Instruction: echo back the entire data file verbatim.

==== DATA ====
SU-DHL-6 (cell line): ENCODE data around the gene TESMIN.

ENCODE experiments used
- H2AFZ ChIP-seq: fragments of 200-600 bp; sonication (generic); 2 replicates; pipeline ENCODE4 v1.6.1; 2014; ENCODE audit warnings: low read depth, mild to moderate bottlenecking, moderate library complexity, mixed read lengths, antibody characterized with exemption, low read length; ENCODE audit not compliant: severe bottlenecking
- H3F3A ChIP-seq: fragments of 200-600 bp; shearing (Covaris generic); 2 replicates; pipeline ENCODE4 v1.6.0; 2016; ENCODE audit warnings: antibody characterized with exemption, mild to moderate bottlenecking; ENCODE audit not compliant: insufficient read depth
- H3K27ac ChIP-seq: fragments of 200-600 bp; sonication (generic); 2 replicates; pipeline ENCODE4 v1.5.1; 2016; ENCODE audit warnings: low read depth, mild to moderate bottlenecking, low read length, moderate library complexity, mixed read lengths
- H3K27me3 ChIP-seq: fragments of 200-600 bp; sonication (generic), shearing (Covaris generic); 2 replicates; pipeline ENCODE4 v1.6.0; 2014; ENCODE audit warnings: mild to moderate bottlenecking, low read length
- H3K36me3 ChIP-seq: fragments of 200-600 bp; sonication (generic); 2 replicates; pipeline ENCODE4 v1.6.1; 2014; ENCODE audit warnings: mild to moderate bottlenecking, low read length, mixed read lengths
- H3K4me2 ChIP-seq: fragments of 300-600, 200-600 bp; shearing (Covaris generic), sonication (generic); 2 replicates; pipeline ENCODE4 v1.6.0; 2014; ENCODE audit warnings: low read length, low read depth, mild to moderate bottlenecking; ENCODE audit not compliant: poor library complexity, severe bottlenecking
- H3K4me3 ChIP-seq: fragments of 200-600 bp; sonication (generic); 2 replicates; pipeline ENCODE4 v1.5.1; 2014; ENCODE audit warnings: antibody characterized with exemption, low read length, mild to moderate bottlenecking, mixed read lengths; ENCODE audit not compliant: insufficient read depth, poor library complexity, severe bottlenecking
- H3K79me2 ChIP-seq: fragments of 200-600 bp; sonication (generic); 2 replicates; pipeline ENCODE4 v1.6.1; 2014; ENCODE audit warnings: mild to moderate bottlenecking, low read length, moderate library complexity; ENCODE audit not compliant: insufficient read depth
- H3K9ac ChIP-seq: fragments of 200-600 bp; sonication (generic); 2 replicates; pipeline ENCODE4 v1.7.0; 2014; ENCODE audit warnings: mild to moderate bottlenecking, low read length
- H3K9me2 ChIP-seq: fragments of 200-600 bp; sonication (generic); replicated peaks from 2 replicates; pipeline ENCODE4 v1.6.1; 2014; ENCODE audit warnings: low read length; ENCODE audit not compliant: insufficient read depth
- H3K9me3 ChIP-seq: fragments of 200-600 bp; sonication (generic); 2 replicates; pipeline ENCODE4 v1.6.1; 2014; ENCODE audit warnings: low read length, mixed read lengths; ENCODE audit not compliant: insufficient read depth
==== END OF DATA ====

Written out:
SU-DHL-6 (cell line): ENCODE data around the gene TESMIN.

ENCODE experiments used
- H2AFZ ChIP-seq: fragments of 200-600 bp; sonication (generic); 2 replicates; pipeline ENCODE4 v1.6.1; 2014; ENCODE audit warnings: low read depth, mild to moderate bottlenecking, moderate library complexity, mixed read lengths, antibody characterized with exemption, low read length; ENCODE audit not compliant: severe bottlenecking
- H3F3A ChIP-seq: fragments of 200-600 bp; shearing (Covaris generic); 2 replicates; pipeline ENCODE4 v1.6.0; 2016; ENCODE audit warnings: antibody characterized with exemption, mild to moderate bottlenecking; ENCODE audit not compliant: insufficient read depth
- H3K27ac ChIP-seq: fragments of 200-600 bp; sonication (generic); 2 replicates; pipeline ENCODE4 v1.5.1; 2016; ENCODE audit warnings: low read depth, mild to moderate bottlenecking, low read length, moderate library complexity, mixed read lengths
- H3K27me3 ChIP-seq: fragments of 200-600 bp; sonication (generic), shearing (Covaris generic); 2 replicates; pipeline ENCODE4 v1.6.0; 2014; ENCODE audit warnings: mild to moderate bottlenecking, low read length
- H3K36me3 ChIP-seq: fragments of 200-600 bp; sonication (generic); 2 replicates; pipeline ENCODE4 v1.6.1; 2014; ENCODE audit warnings: mild to moderate bottlenecking, low read length, mixed read lengths
- H3K4me2 ChIP-seq: fragments of 300-600, 200-600 bp; shearing (Covaris generic), sonication (generic); 2 replicates; pipeline ENCODE4 v1.6.0; 2014; ENCODE audit warnings: low read length, low read depth, mild to moderate bottlenecking; ENCODE audit not compliant: poor library complexity, severe bottlenecking
- H3K4me3 ChIP-seq: fragments of 200-600 bp; sonication (generic); 2 replicates; pipeline ENCODE4 v1.5.1; 2014; ENCODE audit warnings: antibody characterized with exemption, low read length, mild to moderate bottlenecking, mixed read lengths; ENCODE audit not compliant: insufficient read depth, poor library complexity, severe bottlenecking
- H3K79me2 ChIP-seq: fragments of 200-600 bp; sonication (generic); 2 replicates; pipeline ENCODE4 v1.6.1; 2014; ENCODE audit warnings: mild to moderate bottlenecking, low read length, moderate library complexity; ENCODE audit not compliant: insufficient read depth
- H3K9ac ChIP-seq: fragments of 200-600 bp; sonication (generic); 2 replicates; pipeline ENCODE4 v1.7.0; 2014; ENCODE audit warnings: mild to moderate bottlenecking, low read length
- H3K9me2 ChIP-seq: fragments of 200-600 bp; sonication (generic); replicated peaks from 2 replicates; pipeline ENCODE4 v1.6.1; 2014; ENCODE audit warnings: low read length; ENCODE audit not compliant: insufficient read depth
- H3K9me3 ChIP-seq: fragments of 200-600 bp; sonication (generic); 2 replicates; pipeline ENCODE4 v1.6.1; 2014; ENCODE audit warnings: low read length, mixed read lengths; ENCODE audit not compliant: insufficient read depth